Will their loyalty finally be rewarded in 2012? Now that it looks like the team is becoming a competitive force, it’s pretty amazing to look back on the past several years and see what the team has gotten through. In a time where their cars were struggling to make races — let alone be competitive — they were able to maintain two multi-million dollar race deals that General Manager Ty Norris even admitted were what kept them afloat. Now, 5-Hour Energy has expanded to a near full season sponsorship and it looks like this team is all set.

How is that possible, when even some of NASCAR’s biggest Cup Series teams admit to struggling to compensate for a full season? Even this year’s Daytona 500 winner, Matt Kenseth, remains without a primary sponsor for several races later this summer. MWR didn’t start earning consistent, solid numbers until this season, and there’s no guarantee their spots in the Chase will hold. But in the marketing department, they seem to be doing just fine.

I’m not trying to ignore the fact that MWR has lost a few sponsors and went through some tough times financially, but look at a couple of other long-running sponsors who left perfectly capable drivers. DuPont cut back on sponsorship with four-time champion Jeff Gordon after running full-time seasons for over a decade, and DeWalt left champion driver Kenseth in 2009… followed by Crown Royal two years later.

Sure, you can blame the economy for some of that, but what is MWR doing differently? The crapload of TV commercials and the fact that Waltrip has a tendency to overexpose his sponsors might help; however, you know there’s plenty of people inside NASCAR’s garage, including me who would like to take a look at MWR’s marketing department and find out for themselves.

Meanwhile, will Richmond be the weekend this organization finally makes a breakthrough into Victory Lane? Clint Bowyer has won here in the past, in the Spring race of 2008 and is known as a short-track expert. Martin Truex, Jr. doesn’t have the strongest track record, with just one top-5 finish in 12 starts but comes in red hot after a runner-up finish at Kansas. And then there’s Mark Martin, who’s won only once here but has four top-5 finishes in his last eight races at the track. MWR comes in with the marketing, money, and momentum… so this weekend could be as good a chance as any for it to happen.

THREE: Has Denny Hamlin “recovered” from his 2010 loss yet?

I think we’re far enough into the season to be discussing this issue (yes, I AM the ultimate authority on this one, thank you!), and Sunday at Kansas I noticed an aggressiveness in Hamlin’s driving and confidence in the way he carried himself that hadn’t been there since 2010. With two wins in eight races this season, he’s displaying a readiness to compete for this championship again. It’s still early in the season, yes, and there is still plenty of time for him to fall flat on his face. But I’m not judging this off of just his performance, but in his mannerisms.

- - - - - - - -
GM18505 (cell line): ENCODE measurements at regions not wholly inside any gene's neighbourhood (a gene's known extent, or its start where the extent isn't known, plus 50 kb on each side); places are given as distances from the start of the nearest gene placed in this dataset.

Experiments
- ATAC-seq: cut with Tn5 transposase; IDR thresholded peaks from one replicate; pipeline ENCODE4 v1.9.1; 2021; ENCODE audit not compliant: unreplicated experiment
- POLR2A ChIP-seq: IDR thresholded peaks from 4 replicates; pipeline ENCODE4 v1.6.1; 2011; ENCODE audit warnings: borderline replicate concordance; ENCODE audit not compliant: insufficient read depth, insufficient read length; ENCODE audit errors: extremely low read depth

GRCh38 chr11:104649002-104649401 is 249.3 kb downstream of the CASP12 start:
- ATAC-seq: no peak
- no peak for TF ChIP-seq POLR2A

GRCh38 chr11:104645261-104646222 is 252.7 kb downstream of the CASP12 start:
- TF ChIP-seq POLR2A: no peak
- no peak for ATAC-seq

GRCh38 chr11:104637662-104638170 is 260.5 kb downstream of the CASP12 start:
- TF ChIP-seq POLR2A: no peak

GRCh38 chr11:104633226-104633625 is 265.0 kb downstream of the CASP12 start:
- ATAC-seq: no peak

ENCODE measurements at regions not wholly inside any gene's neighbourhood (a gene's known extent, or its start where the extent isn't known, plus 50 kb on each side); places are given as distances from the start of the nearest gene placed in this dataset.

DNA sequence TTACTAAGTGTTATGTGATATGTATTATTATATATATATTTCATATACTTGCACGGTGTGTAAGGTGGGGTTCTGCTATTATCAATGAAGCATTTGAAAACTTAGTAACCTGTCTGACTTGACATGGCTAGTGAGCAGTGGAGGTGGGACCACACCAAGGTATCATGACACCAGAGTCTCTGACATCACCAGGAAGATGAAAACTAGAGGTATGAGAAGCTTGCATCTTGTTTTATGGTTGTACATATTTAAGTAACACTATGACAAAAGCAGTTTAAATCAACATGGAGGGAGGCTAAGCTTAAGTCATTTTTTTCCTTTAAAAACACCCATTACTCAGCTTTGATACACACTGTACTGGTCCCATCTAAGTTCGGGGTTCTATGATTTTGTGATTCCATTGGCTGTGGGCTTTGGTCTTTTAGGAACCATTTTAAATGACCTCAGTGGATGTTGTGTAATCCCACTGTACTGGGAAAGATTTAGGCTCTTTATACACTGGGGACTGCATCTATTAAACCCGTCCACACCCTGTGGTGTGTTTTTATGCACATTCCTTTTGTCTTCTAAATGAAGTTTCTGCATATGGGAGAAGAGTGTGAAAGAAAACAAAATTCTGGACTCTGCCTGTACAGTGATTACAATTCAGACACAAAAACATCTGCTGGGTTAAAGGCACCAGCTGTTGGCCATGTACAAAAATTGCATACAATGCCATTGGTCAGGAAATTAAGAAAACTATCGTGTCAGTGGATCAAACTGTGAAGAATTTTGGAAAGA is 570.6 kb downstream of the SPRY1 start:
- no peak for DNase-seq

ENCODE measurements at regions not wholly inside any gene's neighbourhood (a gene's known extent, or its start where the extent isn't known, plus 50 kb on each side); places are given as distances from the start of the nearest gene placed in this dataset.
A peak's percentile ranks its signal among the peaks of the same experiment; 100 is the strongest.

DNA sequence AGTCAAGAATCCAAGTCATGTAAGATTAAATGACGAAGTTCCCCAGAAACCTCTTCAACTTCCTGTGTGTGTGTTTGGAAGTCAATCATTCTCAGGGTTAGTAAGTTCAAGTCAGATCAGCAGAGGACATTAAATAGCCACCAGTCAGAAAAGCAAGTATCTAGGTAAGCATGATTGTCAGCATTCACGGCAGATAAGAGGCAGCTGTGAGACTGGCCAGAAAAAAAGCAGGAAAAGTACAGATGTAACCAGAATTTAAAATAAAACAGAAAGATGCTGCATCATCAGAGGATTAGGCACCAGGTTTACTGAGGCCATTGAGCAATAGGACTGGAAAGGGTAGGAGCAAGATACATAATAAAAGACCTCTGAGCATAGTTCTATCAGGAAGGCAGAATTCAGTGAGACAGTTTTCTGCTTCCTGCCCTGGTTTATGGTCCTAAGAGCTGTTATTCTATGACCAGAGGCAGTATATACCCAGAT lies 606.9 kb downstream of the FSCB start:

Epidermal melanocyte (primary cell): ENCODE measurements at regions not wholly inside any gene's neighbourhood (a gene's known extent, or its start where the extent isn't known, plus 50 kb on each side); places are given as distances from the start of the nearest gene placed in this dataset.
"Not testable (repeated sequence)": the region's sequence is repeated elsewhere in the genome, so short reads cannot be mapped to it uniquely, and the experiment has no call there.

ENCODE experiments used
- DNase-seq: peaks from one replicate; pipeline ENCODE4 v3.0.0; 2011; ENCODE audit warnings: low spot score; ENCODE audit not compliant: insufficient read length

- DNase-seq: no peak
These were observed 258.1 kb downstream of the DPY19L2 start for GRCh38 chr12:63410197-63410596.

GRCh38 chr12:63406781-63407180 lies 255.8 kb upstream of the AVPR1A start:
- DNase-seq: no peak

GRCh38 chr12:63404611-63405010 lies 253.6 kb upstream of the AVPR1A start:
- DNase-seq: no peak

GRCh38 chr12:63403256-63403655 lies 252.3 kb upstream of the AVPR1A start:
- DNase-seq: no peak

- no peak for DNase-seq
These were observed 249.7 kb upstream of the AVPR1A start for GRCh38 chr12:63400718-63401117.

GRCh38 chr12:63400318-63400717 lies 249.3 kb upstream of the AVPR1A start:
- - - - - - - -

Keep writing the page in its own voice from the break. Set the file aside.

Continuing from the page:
Through most of last season, Hamlin was pretty down in the dumps and other than a few strong performances here and there, he wasn’t really “all there” mentally. Heck, it was even hard to get him to crack a smile on Twitter — I mean really, Denny, how hard is it to type “:-)”?

Regardless of how his season finishes, though, I truly believe Hamlin is back to old form and will eventually compete and win a Sprint Cup Series championship. He just needs to hope that dastardly Jimmie Johnson person doesn’t chase him down first. And there’s no better place for Hamlin to go for two in a row than Richmond, his hometown track where he’s won twice and led more laps – 1,188 – than at any other speedway in Cup during his career.

FOUR: Which of the winless “big names” will get to Victory Lane first?

Drivers like Kyle Busch, Carl Edwards, and Jimmie Johnson stick out as a small handful of drivers who have remained surprisingly quiet this season. While I highly doubt it will stay that way (Kyle Busch? Quiet? Never!), it will be interesting to watch them and a couple of others (Earnhardt, Harvick, etc.) to see who emerges as the frontrunner. It will be about halfway through this season before we get a clearer picture of who might make the Chase or not, but I guarantee once we hit “crunch time” these guys will be on it.

Well, at least you’d think so, right? Maybe not. Johnson struggled through most of last season, Edwards might be experiencing some of that infamous runner-up curse, and Busch just might have finally calmed down after last season’s fiasco.

But, no! These guys couldn’t possibly go all season without a win! …Right? This weekend, the odds seem to favor Busch: 12 top-10 finishes in 14 career Richmond starts, he’s the defending champion in this race and badly needs a boost to a Chase bid that could depend on a “wild card.” But don’t count out Johnson, who’s clicked together a number of top-5 runs in recent weeks and has had luck, more than anything keep the car out of Victory Lane.

Contact Summer Dreyer

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midasmicah
04/27/2012 10:47 AM